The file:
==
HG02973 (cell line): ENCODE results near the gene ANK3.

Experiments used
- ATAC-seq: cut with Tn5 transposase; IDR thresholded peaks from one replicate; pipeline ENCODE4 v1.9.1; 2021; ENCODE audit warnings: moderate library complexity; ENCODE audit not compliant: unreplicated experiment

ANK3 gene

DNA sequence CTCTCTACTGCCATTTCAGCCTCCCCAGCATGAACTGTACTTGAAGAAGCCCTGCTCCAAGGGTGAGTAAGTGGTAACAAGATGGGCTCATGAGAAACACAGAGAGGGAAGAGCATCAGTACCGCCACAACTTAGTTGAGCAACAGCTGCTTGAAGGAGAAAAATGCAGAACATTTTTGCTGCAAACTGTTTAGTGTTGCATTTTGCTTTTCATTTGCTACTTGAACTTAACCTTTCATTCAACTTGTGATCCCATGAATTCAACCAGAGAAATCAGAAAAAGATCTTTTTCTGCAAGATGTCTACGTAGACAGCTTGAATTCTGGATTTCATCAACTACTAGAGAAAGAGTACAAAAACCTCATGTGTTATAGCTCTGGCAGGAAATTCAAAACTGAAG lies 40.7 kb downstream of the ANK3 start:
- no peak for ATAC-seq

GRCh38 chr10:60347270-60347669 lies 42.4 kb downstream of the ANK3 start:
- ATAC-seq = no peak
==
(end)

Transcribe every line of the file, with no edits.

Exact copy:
HG02973 (cell line): ENCODE results near the gene ANK3.

Experiments used
- ATAC-seq: cut with Tn5 transposase; IDR thresholded peaks from one replicate; pipeline ENCODE4 v1.9.1; 2021; ENCODE audit warnings: moderate library complexity; ENCODE audit not compliant: unreplicated experiment

ANK3 gene

DNA sequence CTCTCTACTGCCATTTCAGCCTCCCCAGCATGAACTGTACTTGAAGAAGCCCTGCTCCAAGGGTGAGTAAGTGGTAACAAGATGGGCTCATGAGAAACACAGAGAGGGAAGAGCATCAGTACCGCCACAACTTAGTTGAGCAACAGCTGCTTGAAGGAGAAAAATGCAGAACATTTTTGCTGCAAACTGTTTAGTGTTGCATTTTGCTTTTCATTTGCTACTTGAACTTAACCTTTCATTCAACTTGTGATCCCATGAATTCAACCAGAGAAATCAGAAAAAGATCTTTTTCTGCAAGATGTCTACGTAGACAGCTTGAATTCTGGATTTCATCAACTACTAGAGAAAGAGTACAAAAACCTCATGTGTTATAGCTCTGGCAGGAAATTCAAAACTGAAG lies 40.7 kb downstream of the ANK3 start:
- no peak for ATAC-seq

GRCh38 chr10:60347270-60347669 lies 42.4 kb downstream of the ANK3 start:
- ATAC-seq = no peak